Because the underlying work originated in India, the court first looked to the Indian Copyright Act to analyze the ownership issue.   Comparing the Indian Copyright Act with the U.S. Copyright Act, the court ultimately concluded that the result would be the same under either law.   While the agreement conveyed Saregama an exclusive right to certain sound recordings, that right was limited to two years. After those two years, the other company had the unambiguous right to allow third parties to record the song, although the plaintiff retained non-exclusive rights to the song.  Because the exclusive right granted to Saregama in the agreement became non-exclusive, the court explained that the plaintiff, at most, possessed a two-year exclusive license.  As such, Saregama did not possess the requisite exclusive rights to confer standing.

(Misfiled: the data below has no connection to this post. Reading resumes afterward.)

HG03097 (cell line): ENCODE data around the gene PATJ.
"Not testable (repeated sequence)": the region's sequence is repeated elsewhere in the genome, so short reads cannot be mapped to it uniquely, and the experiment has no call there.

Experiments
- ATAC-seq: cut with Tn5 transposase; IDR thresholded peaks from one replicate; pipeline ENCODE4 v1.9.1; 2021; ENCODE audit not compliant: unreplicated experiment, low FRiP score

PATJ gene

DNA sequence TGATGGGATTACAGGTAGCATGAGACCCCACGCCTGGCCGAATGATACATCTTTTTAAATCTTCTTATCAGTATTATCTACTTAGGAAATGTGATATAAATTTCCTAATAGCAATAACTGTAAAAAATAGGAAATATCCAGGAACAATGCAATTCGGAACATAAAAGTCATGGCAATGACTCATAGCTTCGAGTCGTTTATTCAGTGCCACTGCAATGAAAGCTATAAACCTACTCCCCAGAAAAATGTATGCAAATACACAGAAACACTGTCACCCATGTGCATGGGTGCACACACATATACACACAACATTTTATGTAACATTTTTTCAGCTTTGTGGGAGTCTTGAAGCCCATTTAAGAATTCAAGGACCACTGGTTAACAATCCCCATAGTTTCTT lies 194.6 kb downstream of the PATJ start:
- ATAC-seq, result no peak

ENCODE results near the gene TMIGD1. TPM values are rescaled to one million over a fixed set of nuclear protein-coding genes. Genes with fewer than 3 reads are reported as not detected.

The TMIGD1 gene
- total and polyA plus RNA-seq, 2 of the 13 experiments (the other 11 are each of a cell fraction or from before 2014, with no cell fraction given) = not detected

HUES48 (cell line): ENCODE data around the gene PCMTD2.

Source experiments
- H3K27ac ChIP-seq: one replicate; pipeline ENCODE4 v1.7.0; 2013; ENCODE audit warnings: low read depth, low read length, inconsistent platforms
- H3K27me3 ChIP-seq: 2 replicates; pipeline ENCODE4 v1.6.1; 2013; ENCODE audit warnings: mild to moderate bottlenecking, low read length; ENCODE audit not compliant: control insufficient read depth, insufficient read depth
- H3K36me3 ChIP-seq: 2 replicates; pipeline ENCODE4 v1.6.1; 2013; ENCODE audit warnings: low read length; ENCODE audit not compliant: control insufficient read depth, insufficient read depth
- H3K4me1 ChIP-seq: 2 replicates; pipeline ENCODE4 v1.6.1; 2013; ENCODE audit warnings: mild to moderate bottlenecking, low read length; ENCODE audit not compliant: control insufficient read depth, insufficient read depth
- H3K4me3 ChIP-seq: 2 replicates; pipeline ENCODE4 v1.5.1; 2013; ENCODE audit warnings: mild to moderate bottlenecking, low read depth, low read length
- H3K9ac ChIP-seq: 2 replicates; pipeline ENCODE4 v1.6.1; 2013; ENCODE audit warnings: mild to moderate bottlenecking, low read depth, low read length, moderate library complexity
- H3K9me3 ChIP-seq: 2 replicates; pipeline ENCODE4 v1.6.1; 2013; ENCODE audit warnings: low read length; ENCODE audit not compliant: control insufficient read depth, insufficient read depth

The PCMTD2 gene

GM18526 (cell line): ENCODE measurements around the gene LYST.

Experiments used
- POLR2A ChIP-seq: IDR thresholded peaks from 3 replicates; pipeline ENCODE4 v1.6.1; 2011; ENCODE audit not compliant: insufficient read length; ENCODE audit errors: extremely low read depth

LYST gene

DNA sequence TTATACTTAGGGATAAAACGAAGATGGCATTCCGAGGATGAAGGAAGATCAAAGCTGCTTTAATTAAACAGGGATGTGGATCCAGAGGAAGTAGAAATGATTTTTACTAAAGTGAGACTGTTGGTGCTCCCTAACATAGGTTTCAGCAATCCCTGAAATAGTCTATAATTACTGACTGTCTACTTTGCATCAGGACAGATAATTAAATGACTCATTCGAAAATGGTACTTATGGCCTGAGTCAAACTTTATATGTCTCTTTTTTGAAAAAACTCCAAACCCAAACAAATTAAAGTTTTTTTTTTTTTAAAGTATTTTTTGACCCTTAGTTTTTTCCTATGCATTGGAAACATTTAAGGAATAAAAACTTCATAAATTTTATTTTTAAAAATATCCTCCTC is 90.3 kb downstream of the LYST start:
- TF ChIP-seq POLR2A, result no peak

Supreme Court Affirms No “First Sale” Defense for Foreign-Made Copies

On December 13, 2010, the Supreme Court affirmed the Ninth Circuit’s decision in Omega S.A. v. Costco Wholesale Corp., upholding the Ninth Circuit’s interpretation of the first sale doctrine as inapplicable to foreign-made goods covered by U.S. copyrights.

Omega, a Swiss luxury watch manufacturer, sold its products internationally through various authorized dealers in the U.S. and abroad. One such product, a watch that included a design protected by a U.S. copyright, was made overseas and sold by Omega to one of its authorized foreign distributors. Following this sale, these copyrighted watches were imported into the U.S. without Omega’s approval by an unidentified third party. The watches were then purchased by ENE Limited, a NY company, which in turn sold the watches to Costco, which then began selling them in California.